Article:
Winona Republican Herald Newspaper Archives

- Page 1

Issue Date:
Pages Available: 18

About Winona Republican Herald

  • Publication Name: Winona Republican Herald
  • Location: Winona, Minnesota
  • Pages Available: 38,914
  • Years Available: 1947 - 1954
Learn More About This Publication


  • 2.17+ Billion Articles and Growing Everyday!
  • More Than 400 Years of Papers. From 1607 to Today!
  • Articles Covering 50 U.S.States + 22 Other Countries
  • Powerful, Time Saving Search Features!
Find Your Ancestors Now

View Sample Pages : Winona Republican Herald, May 21, 1947

Get Access to These Newspapers Plus 2.17+ Billion Other Articles

OCR Text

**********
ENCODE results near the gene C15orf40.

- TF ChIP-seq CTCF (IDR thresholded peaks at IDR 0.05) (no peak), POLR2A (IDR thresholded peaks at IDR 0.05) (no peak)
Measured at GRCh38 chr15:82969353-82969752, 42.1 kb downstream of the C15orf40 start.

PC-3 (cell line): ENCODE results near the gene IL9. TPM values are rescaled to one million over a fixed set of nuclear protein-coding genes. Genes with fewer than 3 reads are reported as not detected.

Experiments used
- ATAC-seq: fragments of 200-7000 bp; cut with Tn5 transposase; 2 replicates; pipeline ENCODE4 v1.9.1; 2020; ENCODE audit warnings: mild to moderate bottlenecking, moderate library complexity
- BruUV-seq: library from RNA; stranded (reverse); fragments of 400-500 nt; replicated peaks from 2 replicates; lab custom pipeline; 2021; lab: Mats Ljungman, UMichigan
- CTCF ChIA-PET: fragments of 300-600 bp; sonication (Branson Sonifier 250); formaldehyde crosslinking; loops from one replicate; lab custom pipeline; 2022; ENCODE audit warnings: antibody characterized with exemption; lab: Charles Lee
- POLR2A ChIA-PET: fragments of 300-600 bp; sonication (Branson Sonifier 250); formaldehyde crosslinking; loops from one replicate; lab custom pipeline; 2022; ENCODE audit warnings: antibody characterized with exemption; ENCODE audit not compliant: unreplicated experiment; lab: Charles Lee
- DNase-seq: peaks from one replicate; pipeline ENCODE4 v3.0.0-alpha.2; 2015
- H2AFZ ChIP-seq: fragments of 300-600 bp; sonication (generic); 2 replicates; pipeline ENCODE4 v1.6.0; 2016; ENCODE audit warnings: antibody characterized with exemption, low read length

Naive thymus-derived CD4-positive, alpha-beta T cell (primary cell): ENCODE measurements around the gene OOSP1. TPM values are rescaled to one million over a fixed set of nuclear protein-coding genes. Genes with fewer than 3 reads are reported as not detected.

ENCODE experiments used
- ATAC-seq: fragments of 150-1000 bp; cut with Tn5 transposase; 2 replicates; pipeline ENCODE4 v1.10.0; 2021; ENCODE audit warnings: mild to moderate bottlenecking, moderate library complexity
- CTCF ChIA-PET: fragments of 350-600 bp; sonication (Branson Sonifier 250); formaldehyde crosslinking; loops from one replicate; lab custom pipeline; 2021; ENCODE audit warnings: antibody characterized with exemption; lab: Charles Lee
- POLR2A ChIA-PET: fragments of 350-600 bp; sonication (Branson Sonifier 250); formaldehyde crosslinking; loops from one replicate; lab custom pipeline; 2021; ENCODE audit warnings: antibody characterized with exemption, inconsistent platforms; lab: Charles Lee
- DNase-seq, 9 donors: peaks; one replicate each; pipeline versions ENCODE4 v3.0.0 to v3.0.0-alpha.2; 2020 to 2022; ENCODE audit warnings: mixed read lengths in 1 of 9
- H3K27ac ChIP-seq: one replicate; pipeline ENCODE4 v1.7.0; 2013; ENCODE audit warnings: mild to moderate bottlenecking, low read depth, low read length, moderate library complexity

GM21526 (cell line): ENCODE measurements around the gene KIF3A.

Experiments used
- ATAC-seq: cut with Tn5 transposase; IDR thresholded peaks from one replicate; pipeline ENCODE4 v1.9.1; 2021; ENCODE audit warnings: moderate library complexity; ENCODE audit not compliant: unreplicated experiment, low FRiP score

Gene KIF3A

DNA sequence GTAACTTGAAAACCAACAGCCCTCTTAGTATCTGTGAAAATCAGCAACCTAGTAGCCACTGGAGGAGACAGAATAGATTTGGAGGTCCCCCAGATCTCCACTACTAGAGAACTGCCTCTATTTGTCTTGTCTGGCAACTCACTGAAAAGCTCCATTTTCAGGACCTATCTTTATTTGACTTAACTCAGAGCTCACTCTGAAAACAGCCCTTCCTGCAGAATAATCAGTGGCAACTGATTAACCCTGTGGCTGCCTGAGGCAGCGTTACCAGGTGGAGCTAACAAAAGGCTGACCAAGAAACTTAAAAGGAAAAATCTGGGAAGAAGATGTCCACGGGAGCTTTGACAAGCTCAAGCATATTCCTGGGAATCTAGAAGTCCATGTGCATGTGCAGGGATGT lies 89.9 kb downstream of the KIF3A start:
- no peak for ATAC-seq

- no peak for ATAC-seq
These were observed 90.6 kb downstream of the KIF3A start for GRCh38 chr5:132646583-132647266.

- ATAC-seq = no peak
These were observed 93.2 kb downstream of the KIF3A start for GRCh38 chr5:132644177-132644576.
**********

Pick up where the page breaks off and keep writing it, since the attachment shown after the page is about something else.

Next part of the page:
Winona Republican-Herald, The (Newspaper) - May 21, 1947, Winona, Minnesota W EATHER r.orfct tnnUht of Thursday! J OIN THE Xcw Civilian Xaval Reserve Full Leased Wire News Report of The Associated Press Member of the Audit Bureau of Circulations VOLUME 47. NO. 80 W1NONA. MINNESOTA, WEDNESDAY EVENING, MAY 21. 1947 FIVE CENTS PER COPY EIGHTEEN PAGES 40 Per Cent Farm Budget Cut Proposed Mrs. Truman Given Chance For Recovery Truman to Sign Greek Aid Bill at Kansas City Hy H. Cirandvirw. Mo. President Trii.Tiitn's prr.sonal physician today rave h'.s 0-1-year-old mother a (r-.rir.rc for recovery, if she maintains hrr prp'.ent gradual Improvement. General Wallace H. Graham .said everything depends on NT.-.'.. Martha E. Truman's will toj r. The prcr.rnre of the President at JIT bedsidr. he said, has born an important factor in the slight 1m- ;.T3'.-e.-ncnJ noted in the past 48 fiours. Graham In a news conference In nearby Kanxn..'. City, emphasized over and over again' that ho was "an optimist." He said the rldcrly patient had a vrry tlrfd heart and a generally wrak body and that she was fighting Andresen Assails 'Wanton' Destruction of Potatoes Washington Represen- tative August II. Andresen (II.- accused the Agriculture department today of "wnnton destruction of potatoes" ivhllc lintiitnra arc being Imported frnm Canada at high prlcc'i. "While Department of Airrl- riiknrc pour kerosene on huge piles of new potatoes in Alabama. North Carolina, Vir- ginia and other southern Andresen told tho Umisc, "potatoes come 'in from Canada to supply thote mar- kets, and at higher prices for consumers already staggcrlnc under the cost of living." Andrcsen said he has In his possession bills of lading show- ing that potatoes "arc being imported Tor sale In the very territory where farmers arc be- ing- paid not to harvest their crops." Since July, 1940. the govern- ment has bought bushels of potatoes at a net cost of to carry out the price support program, An- drcsen said, and "of this gigan- tic purchase, bushels were destroyed." Andresen urged President Truman, "when he inveighs against the high cost of living, to tell the people about the Im- pact on prices that buying for foreign relief has upon prices paid by American consumers." terrific uphill struggle against ovf-rwhrlmlnK odds. May Jtriurn to Capital He .said that if thr present rate or progress can be maintained forj another two days the of; the President'.'; return to Washington micht ever, be considered. However, he emphasised, the matter has not been discussed with Mr. Trumnn who is directing na- affMrs from his mother's home here and from hotel suite Jn Kiin.tA.% City, HB will sign the Orcrlc-Turklsh aid bill in Kansas City tomorrow. Thn big handicap. Graham said, l.i ;h? "worn-out body" of u woman of M, with "every cell worn out." StrrnRthcnlng Today, he said, in his first talk with the newsmen, her condition is from what it was ycstcr- dny. There Is n. general strengthcn- '.r.x since a setback Sunday night In rontrnst to a previous general wcak- Desplte hrr "very tired and weak Mrs. Truman rallied early las: night, and ate fried chicken, crnvy and mashed potatoes. Tho presence of the President nt hrr bedside kept national attention focused on the sickroom drama. Tho critical nature of his mother's IHnrM has brought nbotit his de- cision to remain In Missouri irxlef- inltfl.r. Tentative plans have been made for him to sign tho 000 Greek-Turkl.-.h aide a kfy part of administration for- eign Kansas City tomor- row afternoon. Thp signing originally was sched- uled for last Monday at tho White where an elaborate ceremony, involving important congressional leaders, hnd been set up, House Supports Navy Funds Cut House sup- ported on a voice vote today navy appropriations cuts which Demo- crats contend will force a reduction of 70.000 In average enlisted strength next year. The vote was on a move by Rep- rer.enta'.lvc Albert Thomas ..o> violation of the United Na- ty.r.s charter. Milwaukee Man's Body Recovered From Lake KIkhorn, hotly of Joseph Kazmierskl, Jr.. -t'j, Mllwuu- was recovered yesterday from lake, nine mile.-, north ot He had gone fishing alone night. Returns in 58 Hours 77-year-old woman pioneer, Mrs. Lcanlo Humphreys, of Portland, Ore., whose Journey from Chicago to the West coast took 12 days, cnmc back today in 58 hours. En route to Cincinnati. Ohio, for her first visit cast since then. Mrs. Humphreys arrived on the Northern Pacific rail- way, the same road that carried her west with her pioneer par- ents. "I was on the Northern Ra- cine's first passenger train go- ing from Chicago to said the diminutive, white-hair- ed lady. "There were two pas- senger cars and 22 freight curs. We had a stove for cooking our own rneals, and scats without cushions. We brought along our own pillows and blankets." Moorhead Man Dead at Railroad Crossing Moorhcml Donald L. SchulU, Moorhead'truck driver and a war veteran, was killed Tuesday when his truck was hit by a North- ern Pacific train at a local cross- Ing. He is survived by his widow, whose uucle, Henry O. Olson, drowned Saturday in Luke Crystal near Pelican Rapids. Wyo., to the air base at Chanute Field, near Champaign. It last was hoard from at p. m. Central Daylight Time by radio contact as it passed Burling- ton, Iowa, police said. Bkkc Plcsncr, in whose freshly planted cornfield the ship crashed, related "an awful thump" awak- ened him last night. It sounded .ike a bolt of lightning, he said, but he went to a window and peered out. Seeing nothing in the drenching rain, he went back to sleep. Tills morning, Plcsncr said, his brother-in-law called him and ask- ed, "What's1 that In your Plesncr went out and found the pieces of the big airplane and counted seven bodies. The body of the ship lay about 250 yards from the Flcsncr residence and the engines a quarter mile away. The plane did not catch fire. Army officers at Chanute Field were attempting to obtain a listing of the flight from Cheyenne auth- orities before confirming the num- ber of dead. They said several hours might be required before the death toll could be .verified and the names of the victims made public. Taft, Murray Clash Over Health Measures Washing-ton Senators Taft CR.-Ohlo) and Murray (D.-Mont.) clashed sharply today over the fed- eral government's role in protecting the public health. Taft declared that Murray, while An Army Plane En Route from Cheyenne, to Chanute Field, Rantoul, HI., crashed on a farm north of Champaign, 111., last night killing its seven occupants, all soldiers Wreckage of the: plane was not discovered until early this morning shortly before this picture was taken. (A.P. Wirephoto to ihe Republican-Herald.) Champaign, sol- diers were killed last night In the crash of an army B-25 in a farm field during a violent electrical storm, state police reported today The wreckage of the plane, strewn over a wide area about 16 miles north of Champaign, was found early today. State police said tho craft was en route from Cheyenne Lynching Case Goes to South Carolina Jury By Romncy Wheeler Greenville, S. C. A South Carolina, jury was asked to- day by Circuit Judge J. Robert Martin, Jr., to give an ultimate verdict in the unprecedented mass-trial of 28 Southern white men who are accused of lynching a Negro. Final arguments in the lengthy case were concluded yesterday Bill to Go To House Next Week Over-all Slash Estimated at More Than House ap-1 proprintions committee reported today additional cuts have been recommended to reduce the Agriculture department's 19-tS bud- get, of Si ,200.000.000 by almost charier rulllllmont of the nspirntion ot free peoples and homeless pc< and the growth of a world b human rights as part of an en ing system of world law. 3 An economic settlement vidlng for a tcn-yenr prograi world economic derwritten by Amevicnn and administered by United NH agencies for the solo purpo.s raising standards of living and ing the general welfare of world. 14 Wisconsin Cities May Get Natural Gas Madison W) An amended application by five Wisconsin utilities presented to the public service commission yesterday listed 14 Wisconsin cities for conversion from manufactured to natural gas. They were Applcton, Beloit, Fond du Lac, Green Bay, Janesvllle, Ken-oslm, Madison, Manitowoc. Milwaukee, Oshkosh, Racine, Sheboygan, Stoughton and Two Factory, Build Cited by Statu Washington The Bureau of Labor Statistics reported today that an April decline in Industrial employment and a poor showing in the construction field "point 'to soft spots in our economy which will need careful watching." The slump in factory jobs was the first since the reconversion low in February, 1946, said a report by B.L.S. Commissioner Ewan Slump itics Bureau "More industries are reaching temporary saturation point point where they will have to i just to a more normal pos market." Manufacturing employment off in April, the B.L.S port showed. Total nonfarm emj mcnt declined but this ure included the soft coal mi "safety stoppage" and persons that he 30 per cent of gross receipts from customs collections and have been used in the past to finance fara programs. There was little controversy yes- terday when, after four hours of debate and by a voice vote with only about 100 members present, House sent to the Senate the navy supply bill lor next year, Several attempts to restore of the cut from the bill by the appropriations were defeated by voice votes. Foremen Strike estimated 3.800 foremen began a strike at the Ford Motor Company today. The company said its Rouge and Lincoln plants were first affected. There was no immediate report on the Highland Pnrk unit. All in the Detroit area. Initial reports indicated the affected only Detroit plants. Weather FEDERAL FORECASTS For Winonn. and vicinity: Partly cloudy tonight and Thursday with, occasional local showers late tonight or early Thursday morning. Some- what warmer Thursday. Low to- night 59; high Thursday 70. Minnesota. Partly cloudy thU afternoon, followed by occasional showers tonight, gradually clearins Thursday with a few showers ex- treme cast portion in forenoon, i Little change in temperature. Wisconsin Partly cloudy this afternoon and tonight. Occasional showers Thursday beginning in the world cxtreme west tonight. Little change in temperature. LOCAL WEATHER Official observations for the 2-t Maximum. 69; minimum. noon. 56: precipitation, .32 of an inch: .sim tonight nt sua rises tomorrow at. :32. TEMPERATURES KI.SEW1IEUK Max. Mill. PC'. 52 37 Duluth 36 Paul 80 65 Phoenix Seattle .............100 (58 71 SI Wil.shlllKtOll .04 ItlVlill KUM.I'.TIN l-'lood SUKC 24-Hr. Today Change the jLake City Reads 'loam -f. T.NV, Dam 5. T.W. JDam 5A, T.W. iwinona I Dam Pool jDam G, T.W. 1 Dakota